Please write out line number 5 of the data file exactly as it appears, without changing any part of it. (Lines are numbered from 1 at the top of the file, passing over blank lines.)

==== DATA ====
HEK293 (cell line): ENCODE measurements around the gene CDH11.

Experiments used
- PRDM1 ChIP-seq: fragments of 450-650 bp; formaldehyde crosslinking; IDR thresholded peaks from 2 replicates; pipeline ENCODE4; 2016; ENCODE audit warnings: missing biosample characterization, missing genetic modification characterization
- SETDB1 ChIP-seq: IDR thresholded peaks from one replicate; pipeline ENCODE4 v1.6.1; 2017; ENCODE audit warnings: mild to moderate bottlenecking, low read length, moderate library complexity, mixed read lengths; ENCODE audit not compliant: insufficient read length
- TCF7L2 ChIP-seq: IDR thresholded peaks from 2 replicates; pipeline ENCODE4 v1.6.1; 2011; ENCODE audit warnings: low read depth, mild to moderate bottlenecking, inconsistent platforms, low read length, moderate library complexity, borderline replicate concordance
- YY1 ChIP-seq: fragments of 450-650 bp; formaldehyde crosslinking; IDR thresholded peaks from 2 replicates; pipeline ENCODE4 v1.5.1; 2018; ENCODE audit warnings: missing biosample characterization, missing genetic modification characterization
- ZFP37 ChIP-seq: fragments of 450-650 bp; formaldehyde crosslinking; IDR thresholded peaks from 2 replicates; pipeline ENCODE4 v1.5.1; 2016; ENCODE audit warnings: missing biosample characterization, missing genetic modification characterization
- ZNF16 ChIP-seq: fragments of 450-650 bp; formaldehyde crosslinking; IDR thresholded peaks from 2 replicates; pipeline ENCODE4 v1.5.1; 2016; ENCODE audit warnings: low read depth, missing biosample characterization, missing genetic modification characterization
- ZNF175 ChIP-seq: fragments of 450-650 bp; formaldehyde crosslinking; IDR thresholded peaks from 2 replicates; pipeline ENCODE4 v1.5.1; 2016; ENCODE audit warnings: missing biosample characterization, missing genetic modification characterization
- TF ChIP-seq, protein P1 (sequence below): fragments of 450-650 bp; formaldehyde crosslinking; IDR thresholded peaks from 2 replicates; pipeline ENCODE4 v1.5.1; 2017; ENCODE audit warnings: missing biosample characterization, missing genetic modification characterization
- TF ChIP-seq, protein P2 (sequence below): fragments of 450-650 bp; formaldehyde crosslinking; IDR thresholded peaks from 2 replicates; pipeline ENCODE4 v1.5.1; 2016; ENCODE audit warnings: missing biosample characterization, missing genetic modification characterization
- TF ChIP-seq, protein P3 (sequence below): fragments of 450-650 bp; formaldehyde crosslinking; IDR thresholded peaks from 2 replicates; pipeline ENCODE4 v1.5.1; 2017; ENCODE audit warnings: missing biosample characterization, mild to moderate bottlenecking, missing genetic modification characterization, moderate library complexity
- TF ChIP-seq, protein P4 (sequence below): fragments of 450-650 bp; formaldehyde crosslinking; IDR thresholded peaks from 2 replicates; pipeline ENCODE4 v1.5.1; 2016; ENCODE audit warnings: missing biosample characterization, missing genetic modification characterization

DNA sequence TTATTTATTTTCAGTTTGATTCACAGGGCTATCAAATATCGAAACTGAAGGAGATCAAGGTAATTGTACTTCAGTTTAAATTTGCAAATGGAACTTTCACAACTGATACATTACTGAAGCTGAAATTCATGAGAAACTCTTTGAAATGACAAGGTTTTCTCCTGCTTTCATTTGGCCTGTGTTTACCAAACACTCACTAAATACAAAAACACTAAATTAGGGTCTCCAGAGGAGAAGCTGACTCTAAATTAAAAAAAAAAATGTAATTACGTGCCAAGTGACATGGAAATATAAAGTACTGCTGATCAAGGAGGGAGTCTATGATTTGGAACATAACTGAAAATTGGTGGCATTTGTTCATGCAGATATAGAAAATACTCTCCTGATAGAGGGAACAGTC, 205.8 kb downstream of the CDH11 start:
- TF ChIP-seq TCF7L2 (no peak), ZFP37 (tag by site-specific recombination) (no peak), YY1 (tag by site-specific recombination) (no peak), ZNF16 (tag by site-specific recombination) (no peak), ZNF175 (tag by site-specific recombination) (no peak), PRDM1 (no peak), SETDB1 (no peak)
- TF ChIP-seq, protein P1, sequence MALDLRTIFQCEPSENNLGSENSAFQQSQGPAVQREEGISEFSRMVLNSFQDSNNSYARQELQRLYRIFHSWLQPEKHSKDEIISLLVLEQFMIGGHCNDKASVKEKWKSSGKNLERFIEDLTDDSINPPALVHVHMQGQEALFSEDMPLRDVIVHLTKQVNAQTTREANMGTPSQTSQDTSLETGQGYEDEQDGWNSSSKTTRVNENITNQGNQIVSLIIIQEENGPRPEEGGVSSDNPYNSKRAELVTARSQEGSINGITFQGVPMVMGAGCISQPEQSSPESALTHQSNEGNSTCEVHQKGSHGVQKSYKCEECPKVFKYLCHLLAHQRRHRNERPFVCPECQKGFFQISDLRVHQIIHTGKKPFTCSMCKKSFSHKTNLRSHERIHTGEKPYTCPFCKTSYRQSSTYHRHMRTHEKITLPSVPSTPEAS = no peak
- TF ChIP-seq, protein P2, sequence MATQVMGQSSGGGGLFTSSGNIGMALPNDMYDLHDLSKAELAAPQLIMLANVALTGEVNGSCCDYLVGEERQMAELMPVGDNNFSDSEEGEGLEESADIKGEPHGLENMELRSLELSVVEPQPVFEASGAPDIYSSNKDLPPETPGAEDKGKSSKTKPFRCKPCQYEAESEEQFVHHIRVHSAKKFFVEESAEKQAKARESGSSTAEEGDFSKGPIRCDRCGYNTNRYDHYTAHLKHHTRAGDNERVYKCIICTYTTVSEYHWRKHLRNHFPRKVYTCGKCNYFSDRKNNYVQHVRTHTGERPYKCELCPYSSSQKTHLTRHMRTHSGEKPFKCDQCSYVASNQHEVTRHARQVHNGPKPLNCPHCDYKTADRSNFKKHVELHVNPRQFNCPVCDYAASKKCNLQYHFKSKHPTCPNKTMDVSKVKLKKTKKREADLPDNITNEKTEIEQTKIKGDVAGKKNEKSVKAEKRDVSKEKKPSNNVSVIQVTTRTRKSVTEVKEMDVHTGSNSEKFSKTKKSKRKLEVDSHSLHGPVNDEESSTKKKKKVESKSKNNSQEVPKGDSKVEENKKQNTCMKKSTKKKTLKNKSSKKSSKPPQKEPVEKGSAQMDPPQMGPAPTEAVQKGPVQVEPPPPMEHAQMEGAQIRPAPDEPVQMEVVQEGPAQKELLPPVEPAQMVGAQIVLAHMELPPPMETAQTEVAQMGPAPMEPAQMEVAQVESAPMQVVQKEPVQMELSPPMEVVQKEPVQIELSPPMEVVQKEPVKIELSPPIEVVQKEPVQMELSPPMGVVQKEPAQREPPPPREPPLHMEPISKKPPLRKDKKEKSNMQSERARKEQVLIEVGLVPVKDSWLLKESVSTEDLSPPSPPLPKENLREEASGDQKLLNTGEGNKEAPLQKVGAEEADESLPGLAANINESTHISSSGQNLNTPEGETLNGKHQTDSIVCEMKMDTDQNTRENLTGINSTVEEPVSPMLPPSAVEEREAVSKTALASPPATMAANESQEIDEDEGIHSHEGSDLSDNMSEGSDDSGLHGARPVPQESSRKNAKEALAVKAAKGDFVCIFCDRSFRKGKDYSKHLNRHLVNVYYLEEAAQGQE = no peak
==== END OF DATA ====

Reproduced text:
- TCF7L2 ChIP-seq: IDR thresholded peaks from 2 replicates; pipeline ENCODE4 v1.6.1; 2011; ENCODE audit warnings: low read depth, mild to moderate bottlenecking, inconsistent platforms, low read length, moderate library complexity, borderline replicate concordance